A case series of unilateral treatment failure in bilateral intravitreal bevacizumab injections for retinopathy of prematurity and its implications for neurodevelopment

Amelia Bai, Kathy Jao, Shuan Dai, Shaheen Shah

Meeting:  2022 RANZCO


Date:      -


Session Time:      -

Purpose: We present three cases of unilateral delivery and treatment failure despite bilateral intravitreal bevacizumab (IVB) injections for management of retinopathy of prematurity (ROP). Subsequent unilateral re-injection led to successful regression of ROP. Such cases have not previously been reported in the literature. We hypothesise that the uni- lateral lack of response was due to failure of medication delivery despite effective IVB in the other eye, proposing that serum levels of bevacizumab were not high enough to cross the blood-retinal barrier into the contralateral eye.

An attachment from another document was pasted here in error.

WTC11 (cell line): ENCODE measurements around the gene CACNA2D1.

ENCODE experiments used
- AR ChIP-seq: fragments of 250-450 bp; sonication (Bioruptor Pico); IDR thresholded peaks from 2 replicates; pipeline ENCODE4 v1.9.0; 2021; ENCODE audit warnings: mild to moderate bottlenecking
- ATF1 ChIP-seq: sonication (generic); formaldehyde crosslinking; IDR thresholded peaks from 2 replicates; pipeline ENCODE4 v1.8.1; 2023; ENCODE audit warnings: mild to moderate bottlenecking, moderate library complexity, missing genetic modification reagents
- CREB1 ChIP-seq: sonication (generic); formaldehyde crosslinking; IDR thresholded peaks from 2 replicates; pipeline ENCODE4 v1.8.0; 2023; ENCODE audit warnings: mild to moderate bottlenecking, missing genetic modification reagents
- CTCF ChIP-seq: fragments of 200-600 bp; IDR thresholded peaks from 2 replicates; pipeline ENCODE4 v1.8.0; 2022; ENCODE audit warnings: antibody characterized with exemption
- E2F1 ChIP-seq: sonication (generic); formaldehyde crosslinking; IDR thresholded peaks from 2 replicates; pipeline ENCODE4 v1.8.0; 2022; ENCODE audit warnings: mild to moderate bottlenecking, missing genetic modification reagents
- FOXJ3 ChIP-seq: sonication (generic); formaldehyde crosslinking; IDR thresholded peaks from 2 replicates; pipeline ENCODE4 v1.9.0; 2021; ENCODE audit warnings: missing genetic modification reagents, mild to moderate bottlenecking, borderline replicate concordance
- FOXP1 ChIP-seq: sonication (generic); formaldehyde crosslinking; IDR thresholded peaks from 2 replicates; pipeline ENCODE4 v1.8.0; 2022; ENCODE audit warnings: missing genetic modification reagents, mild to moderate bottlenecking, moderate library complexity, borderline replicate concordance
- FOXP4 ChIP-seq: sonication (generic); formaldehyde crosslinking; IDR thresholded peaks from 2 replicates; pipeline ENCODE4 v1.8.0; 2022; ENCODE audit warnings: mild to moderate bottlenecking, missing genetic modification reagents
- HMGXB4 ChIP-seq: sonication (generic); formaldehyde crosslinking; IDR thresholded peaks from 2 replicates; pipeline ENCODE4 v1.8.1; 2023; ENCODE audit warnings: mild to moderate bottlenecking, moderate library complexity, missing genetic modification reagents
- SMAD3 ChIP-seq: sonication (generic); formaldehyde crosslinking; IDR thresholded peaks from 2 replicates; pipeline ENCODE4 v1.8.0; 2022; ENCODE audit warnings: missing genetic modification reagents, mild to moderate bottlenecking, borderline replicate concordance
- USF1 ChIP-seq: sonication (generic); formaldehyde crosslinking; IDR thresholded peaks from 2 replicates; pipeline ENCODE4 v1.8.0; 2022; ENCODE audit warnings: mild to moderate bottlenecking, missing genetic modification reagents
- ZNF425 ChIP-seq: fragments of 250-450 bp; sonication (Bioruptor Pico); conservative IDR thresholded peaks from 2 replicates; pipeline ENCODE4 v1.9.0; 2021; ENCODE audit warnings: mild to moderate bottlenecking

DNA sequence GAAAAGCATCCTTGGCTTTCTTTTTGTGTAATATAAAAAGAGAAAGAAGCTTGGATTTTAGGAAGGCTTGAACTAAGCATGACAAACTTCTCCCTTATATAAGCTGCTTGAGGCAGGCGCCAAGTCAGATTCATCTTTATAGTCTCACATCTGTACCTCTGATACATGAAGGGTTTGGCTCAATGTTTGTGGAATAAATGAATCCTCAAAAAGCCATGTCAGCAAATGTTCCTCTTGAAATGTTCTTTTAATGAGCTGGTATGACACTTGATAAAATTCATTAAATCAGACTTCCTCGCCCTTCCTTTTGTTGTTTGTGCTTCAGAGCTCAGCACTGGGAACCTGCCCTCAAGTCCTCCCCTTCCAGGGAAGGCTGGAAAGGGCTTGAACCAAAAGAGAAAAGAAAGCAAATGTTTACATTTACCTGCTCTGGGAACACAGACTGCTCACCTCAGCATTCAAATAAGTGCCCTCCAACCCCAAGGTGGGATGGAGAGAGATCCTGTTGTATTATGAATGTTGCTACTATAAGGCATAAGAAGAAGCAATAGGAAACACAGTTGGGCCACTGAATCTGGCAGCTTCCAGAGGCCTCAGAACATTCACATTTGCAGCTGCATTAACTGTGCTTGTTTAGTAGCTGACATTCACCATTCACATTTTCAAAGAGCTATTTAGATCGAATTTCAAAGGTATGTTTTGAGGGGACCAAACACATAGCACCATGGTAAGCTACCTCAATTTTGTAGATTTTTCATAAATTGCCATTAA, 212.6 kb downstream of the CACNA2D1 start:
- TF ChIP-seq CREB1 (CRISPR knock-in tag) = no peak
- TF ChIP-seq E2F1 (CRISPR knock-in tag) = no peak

Methods: Retrospective observational case series con- ducted at Queensland Children’s Hospital.

Results: Three premature infants of gestational age
<25 weeks and birth weight <900 g received bilateral IVB for ROP. Within the following week the three infants had an adequate response in one eye, but treatment fail- ure in the contralateral eye, requiring repeat IVB. There were no documented neurodevelopmental consequences following the second dose of IVB. Conclusion: IVB has been increasingly used off-label to treat ROP. Its anti-vascular endothelial growth factor property directly targets the pathogenesis of ROP, limiting vascular proliferation of the retina. There are, however concerns for systemic absorption of IVB with crossing of the blood-brain barrier and proposed neurodevelopmental sequelae. Our hypothesis, that serum levels of bevacizumab following IVB are not high enough to cross the blood-retinal barrier to affect the contralateral eye, is supported by our three reported cases. These cases contra- dict previously published case reports on apparent contra- lateral effect of unilateral IVB, and provides alternative evidence on an increasingly relevant topic that requires further research and discussion.